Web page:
By Jeremy Swan
After years of hype and expensive, underperforming attempts to provide Virtual Reality (VR), it is now reality! A newly formed Virtual Reality Interest Group (VARIG) meets monthly at the NIH and aims to empower the scientific community to use the readily available technology for research. But how can researchers use it, and what’s in the future? Let’s dive in and take a look:
The history of Virtual Reality
Stereo viewers—devices that create a three-dimensional (3D) image by providing separate images to the left and right eyes—have existed for hundreds of years. Kinematoscopes and other stereo movie and photo viewers were a staple at nickelodeons and circuses at the turn of the 20th century. Maybe more familiar, the child’s View-Master® has rattled around toy boxes for 75 years.
The images in those devices have always been static, unable to move with the viewer. When the peripheral vision is completely filled and moves fluidly with motion, a powerful sense of immersion in the environment is created. Because of this sense of immersion, the military has employed Virtual Reality dating back to the Cold War. Most extensively, it has been used for training and simulations, but also for piloting. Helicopters like the Blackhawk don’t even have a window and rely entirely on a combination of virtual and augmented reality to navigate the craft. Industries have also employed VR in the design process, for example testing prototypes of cars before investing time and materials in construction.
NIH scientists have used VR for over a decade. The reason for recent excitement is that high quality VR is now affordable. Consumer models work well and are available for less than $1,000. For biomedical research, the applications are many.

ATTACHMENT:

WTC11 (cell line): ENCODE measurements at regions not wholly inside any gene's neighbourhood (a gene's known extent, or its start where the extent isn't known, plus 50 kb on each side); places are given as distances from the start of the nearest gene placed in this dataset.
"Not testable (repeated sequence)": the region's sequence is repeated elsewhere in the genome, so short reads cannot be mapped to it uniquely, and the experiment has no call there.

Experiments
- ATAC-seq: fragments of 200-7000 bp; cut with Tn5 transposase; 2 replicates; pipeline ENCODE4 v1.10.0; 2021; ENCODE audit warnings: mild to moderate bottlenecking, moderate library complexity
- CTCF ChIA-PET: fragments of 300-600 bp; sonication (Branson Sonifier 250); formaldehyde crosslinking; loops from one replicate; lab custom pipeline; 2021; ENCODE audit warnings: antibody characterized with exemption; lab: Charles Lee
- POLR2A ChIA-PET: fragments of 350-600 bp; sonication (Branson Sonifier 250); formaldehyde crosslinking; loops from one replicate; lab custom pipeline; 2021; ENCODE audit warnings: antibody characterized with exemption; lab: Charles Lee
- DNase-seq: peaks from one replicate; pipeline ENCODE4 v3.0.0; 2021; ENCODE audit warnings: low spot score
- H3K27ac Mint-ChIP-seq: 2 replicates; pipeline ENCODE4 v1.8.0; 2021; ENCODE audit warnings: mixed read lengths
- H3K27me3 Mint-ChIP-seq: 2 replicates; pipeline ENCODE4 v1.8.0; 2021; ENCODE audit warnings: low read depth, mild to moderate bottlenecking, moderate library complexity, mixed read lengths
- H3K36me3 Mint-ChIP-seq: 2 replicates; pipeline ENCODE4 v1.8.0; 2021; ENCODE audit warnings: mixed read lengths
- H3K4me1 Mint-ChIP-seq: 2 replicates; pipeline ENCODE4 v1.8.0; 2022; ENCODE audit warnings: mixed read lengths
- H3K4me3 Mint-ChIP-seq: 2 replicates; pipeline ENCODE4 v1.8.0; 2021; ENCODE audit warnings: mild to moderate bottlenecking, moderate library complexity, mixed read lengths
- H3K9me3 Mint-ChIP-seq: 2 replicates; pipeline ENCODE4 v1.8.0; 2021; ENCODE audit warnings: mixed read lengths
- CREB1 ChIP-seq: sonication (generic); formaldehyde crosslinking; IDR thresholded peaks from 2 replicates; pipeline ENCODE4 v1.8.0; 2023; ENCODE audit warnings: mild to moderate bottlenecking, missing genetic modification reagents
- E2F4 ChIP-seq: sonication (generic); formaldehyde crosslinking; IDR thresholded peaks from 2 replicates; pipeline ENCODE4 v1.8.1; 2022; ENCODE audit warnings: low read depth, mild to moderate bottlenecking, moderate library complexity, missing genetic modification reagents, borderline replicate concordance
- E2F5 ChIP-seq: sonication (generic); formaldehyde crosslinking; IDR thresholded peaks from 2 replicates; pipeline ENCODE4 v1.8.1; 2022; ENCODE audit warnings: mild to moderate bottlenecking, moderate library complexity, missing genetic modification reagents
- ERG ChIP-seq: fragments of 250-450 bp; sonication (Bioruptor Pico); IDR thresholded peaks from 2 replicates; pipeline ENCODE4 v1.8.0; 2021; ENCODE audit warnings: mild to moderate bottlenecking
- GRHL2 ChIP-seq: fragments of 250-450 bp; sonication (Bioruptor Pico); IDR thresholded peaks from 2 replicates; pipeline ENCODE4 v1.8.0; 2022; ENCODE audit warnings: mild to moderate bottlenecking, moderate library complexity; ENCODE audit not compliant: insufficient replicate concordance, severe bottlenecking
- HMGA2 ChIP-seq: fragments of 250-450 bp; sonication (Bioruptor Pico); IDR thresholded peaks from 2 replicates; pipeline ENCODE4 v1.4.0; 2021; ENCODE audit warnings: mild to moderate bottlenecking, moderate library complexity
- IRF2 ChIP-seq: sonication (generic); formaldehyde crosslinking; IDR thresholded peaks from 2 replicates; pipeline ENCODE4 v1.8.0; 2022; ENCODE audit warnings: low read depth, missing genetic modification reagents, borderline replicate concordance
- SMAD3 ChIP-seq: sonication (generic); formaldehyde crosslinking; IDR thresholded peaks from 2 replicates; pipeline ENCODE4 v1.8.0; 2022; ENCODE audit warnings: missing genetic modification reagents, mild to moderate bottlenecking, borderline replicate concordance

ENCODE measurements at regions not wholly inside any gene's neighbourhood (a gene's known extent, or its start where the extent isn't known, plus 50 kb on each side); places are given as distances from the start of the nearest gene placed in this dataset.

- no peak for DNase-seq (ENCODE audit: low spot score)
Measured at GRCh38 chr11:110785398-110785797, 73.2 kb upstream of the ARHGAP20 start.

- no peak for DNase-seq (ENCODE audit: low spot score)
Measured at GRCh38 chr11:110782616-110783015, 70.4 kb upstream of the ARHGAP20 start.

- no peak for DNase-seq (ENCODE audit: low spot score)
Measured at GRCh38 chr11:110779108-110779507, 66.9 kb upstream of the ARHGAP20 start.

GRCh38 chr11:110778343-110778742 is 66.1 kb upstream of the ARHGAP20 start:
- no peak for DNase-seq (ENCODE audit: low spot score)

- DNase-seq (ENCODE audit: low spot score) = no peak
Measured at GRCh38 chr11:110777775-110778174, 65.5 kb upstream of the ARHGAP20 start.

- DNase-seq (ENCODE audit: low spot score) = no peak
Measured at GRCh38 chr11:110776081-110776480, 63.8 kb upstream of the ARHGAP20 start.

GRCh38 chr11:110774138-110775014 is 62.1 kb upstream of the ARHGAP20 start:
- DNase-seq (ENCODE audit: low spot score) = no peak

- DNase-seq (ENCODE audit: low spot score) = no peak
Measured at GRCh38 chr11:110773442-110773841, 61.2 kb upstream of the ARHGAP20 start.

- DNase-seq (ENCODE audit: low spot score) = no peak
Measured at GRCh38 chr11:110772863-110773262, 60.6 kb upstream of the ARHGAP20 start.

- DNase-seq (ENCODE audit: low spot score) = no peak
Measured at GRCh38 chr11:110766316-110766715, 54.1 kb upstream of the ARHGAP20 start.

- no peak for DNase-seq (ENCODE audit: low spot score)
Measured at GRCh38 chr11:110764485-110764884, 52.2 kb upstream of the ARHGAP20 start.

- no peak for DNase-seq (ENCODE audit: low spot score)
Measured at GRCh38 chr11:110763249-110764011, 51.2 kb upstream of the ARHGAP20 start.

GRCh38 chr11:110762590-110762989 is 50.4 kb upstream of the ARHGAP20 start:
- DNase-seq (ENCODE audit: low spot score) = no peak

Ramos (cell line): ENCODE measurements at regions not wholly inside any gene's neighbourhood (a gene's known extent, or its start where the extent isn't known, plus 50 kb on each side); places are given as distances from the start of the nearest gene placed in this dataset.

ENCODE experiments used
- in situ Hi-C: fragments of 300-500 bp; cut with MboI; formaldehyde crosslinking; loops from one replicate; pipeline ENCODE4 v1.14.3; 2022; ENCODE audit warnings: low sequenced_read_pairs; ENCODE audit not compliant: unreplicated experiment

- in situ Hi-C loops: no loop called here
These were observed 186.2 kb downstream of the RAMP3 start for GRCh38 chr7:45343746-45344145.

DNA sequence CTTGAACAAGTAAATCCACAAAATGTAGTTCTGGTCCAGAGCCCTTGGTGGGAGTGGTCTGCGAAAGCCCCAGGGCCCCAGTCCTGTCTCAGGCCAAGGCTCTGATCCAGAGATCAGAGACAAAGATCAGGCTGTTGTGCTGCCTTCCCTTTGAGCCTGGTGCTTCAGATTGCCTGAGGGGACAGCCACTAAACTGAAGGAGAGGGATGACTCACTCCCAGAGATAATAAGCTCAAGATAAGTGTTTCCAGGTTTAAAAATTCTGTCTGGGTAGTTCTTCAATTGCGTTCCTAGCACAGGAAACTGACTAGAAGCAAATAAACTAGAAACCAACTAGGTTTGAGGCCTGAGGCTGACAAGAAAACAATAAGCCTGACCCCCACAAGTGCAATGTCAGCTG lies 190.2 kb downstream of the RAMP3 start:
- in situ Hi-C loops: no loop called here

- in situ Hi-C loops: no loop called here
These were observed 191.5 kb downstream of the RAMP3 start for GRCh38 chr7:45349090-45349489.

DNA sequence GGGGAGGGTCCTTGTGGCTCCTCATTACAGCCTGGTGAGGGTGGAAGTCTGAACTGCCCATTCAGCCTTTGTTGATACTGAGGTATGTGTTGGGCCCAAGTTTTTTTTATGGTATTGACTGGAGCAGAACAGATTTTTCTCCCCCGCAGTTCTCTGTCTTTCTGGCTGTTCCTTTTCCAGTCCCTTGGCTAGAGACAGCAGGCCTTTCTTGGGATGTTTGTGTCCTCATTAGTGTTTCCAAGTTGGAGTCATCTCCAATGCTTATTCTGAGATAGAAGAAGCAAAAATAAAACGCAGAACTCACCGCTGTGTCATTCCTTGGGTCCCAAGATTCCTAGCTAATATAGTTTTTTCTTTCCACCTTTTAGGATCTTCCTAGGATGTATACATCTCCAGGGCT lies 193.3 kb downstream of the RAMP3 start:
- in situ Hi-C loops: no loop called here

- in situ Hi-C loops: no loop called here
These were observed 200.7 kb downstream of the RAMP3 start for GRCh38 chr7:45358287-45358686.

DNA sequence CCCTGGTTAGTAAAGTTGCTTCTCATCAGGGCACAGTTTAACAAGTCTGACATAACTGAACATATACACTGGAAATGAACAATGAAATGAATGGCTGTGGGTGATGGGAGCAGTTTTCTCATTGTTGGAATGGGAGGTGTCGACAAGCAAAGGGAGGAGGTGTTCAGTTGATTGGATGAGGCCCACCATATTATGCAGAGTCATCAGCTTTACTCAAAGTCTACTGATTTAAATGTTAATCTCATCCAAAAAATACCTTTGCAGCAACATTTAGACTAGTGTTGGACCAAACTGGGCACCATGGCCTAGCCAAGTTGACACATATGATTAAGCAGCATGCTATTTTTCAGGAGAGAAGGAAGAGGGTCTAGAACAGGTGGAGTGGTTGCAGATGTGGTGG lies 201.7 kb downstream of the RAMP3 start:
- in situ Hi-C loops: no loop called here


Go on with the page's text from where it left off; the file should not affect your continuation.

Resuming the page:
The Immersive Virtual Environment Testing Area
Dr. Susan Persky from NHGRI (firstname.lastname@example.org) helped to launch “IVETA”—the Immersive Virtual Environment Testing Area—in 2007. This lab’s primary purpose is to serve the Social and Behavioral Research Branch within NHGRI. While the lab doesn’t provide service to the larger NIH community, they sometimes collaborate with other groups, including labs in NIDA, NIAAA, and NIMHD. The research facility began actively recruiting and conducting research with study participants nine years ago.
The facility features an eight-camera position tracking system for tracking motion in a walkable space. They currently use nVisor and Sony Head Mounted Displays (see below for specific VR hardware information), but will transition to the HTC Vive in the near future. The group plans to test the Oculus Rift for travelling to remote sites, such as medical centers.
One interesting use for VR includes the simulation of a clinical environment to study doctor/patient interactions or teach and test medical students in a virtual clinic. Researchers have absolute control over every aspect of visual and auditory stimuli. The scene can be reset exactly after each session, and researchers can change specific variables to test their influence on the encounter, such as a virtual physician’s skin color or a virtual patient’s word phrasing.
Another feature of the technology is the ability to collect precise movement parameters like gaze tracking and interpersonal distance. One of the lab’s studies involves a virtual buffet to study food choice. Parents might be asked to select foods from the buffet to serve their children. How might decisions be influenced by surroundings? By working with this technology, the group can design research environments that isolate the variables they want to study, yet look and feel realistic to research participants.
From bench to bedside